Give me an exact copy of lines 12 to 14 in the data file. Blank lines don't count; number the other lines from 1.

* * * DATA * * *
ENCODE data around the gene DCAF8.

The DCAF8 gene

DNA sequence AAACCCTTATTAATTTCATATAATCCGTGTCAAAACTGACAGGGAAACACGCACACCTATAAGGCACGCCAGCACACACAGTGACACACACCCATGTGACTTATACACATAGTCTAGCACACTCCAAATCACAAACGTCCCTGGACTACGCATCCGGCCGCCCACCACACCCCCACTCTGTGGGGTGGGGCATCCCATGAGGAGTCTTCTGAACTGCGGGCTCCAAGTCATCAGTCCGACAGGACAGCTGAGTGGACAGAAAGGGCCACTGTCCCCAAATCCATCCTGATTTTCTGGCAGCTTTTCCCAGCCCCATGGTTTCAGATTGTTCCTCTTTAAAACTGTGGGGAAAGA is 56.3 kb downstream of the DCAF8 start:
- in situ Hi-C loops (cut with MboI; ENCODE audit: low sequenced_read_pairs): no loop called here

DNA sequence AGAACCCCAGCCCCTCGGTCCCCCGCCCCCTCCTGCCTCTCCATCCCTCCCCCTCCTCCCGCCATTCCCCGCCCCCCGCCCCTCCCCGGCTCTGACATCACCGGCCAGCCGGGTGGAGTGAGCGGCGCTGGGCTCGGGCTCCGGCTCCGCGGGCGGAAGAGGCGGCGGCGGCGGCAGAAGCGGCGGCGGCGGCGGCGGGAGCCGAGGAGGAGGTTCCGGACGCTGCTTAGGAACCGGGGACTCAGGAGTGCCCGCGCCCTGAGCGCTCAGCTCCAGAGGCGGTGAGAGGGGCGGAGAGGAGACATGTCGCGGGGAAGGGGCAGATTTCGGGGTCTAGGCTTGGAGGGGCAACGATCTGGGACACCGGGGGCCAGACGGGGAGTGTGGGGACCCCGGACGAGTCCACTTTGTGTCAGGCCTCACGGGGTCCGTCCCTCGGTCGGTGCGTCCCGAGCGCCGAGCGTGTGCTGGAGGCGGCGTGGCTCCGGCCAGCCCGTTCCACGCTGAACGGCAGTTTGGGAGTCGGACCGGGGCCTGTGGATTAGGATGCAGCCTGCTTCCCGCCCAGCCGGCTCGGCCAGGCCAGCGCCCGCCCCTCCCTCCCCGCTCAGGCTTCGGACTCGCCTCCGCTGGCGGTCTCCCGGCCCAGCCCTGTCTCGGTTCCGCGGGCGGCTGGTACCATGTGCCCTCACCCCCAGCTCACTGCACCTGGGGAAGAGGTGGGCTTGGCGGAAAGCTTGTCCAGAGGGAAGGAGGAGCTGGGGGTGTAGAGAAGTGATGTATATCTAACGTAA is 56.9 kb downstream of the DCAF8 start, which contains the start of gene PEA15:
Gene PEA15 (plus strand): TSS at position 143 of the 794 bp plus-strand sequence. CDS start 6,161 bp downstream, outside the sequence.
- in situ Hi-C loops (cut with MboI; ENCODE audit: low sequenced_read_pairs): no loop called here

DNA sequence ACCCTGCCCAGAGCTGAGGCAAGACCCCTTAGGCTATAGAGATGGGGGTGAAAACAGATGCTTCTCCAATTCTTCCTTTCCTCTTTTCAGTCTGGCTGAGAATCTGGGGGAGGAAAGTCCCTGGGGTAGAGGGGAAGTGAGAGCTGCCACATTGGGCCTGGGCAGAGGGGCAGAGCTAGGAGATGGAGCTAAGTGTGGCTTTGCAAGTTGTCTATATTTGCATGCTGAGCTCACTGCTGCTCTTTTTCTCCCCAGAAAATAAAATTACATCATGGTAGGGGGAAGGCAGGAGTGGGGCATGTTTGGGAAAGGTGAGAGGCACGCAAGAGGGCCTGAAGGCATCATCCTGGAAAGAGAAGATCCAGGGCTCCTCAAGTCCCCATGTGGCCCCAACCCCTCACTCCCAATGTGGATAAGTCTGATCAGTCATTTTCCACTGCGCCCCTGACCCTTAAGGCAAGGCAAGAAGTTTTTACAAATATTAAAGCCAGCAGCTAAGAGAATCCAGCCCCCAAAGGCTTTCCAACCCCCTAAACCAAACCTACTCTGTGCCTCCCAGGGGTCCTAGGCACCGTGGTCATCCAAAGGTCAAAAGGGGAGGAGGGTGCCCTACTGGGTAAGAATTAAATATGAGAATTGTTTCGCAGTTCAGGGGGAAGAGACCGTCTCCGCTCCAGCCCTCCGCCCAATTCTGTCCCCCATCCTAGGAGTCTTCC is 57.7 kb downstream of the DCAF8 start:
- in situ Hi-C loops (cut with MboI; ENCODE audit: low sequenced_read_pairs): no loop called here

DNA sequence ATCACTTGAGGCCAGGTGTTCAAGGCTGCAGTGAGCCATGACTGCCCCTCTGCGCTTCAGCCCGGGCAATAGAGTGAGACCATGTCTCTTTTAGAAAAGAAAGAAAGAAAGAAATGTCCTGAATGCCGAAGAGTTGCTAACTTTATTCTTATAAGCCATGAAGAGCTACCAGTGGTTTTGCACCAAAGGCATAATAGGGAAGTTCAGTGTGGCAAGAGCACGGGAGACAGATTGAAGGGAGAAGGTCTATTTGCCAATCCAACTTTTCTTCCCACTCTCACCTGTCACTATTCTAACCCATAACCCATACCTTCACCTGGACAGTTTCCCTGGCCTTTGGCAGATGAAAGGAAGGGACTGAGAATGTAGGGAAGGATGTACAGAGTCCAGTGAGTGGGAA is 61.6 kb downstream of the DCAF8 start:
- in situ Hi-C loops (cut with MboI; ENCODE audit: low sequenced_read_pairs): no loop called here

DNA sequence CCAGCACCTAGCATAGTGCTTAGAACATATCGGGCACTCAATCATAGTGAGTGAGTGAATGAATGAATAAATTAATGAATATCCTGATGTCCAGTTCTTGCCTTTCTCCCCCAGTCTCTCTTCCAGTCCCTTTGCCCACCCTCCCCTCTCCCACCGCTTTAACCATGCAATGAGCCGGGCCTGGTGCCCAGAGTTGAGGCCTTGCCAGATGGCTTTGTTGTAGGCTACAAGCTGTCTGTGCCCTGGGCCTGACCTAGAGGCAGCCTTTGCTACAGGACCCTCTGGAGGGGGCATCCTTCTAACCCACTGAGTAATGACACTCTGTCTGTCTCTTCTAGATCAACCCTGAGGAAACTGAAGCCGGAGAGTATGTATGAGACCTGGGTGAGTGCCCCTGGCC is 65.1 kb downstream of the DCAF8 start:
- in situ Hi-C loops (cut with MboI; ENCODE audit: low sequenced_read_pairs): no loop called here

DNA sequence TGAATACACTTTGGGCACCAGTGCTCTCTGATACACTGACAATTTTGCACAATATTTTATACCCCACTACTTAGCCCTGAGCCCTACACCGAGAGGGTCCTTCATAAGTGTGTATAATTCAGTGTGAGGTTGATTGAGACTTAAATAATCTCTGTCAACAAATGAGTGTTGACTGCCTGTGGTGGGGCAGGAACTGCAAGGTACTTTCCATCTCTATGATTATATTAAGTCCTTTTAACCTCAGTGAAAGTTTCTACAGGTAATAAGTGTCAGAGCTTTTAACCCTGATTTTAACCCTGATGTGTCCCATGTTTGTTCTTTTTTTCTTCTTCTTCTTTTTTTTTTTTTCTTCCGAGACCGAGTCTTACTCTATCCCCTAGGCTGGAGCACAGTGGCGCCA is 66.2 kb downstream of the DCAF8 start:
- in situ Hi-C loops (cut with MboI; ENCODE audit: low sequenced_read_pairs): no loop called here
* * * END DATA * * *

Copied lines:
DNA sequence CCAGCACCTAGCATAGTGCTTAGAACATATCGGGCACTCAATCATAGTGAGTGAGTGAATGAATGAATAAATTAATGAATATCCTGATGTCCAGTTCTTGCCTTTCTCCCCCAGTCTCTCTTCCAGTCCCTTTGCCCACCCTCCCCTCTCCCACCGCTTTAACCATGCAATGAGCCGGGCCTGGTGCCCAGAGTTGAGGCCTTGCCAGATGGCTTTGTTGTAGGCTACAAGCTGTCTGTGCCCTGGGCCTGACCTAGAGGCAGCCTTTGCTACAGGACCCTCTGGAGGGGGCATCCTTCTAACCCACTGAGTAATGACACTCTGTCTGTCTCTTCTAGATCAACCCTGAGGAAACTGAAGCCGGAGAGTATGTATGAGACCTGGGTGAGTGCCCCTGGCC is 65.1 kb downstream of the DCAF8 start:
- in situ Hi-C loops (cut with MboI; ENCODE audit: low sequenced_read_pairs): no loop called here

DNA sequence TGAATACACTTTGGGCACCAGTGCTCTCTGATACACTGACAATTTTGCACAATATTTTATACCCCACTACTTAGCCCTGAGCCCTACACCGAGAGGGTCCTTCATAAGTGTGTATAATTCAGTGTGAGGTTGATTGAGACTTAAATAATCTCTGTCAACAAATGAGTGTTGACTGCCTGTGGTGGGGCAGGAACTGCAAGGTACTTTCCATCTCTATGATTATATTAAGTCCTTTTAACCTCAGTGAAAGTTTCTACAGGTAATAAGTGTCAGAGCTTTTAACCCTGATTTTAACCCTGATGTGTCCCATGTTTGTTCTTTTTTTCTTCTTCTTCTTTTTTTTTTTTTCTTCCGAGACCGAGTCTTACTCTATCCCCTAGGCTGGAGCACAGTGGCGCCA is 66.2 kb downstream of the DCAF8 start: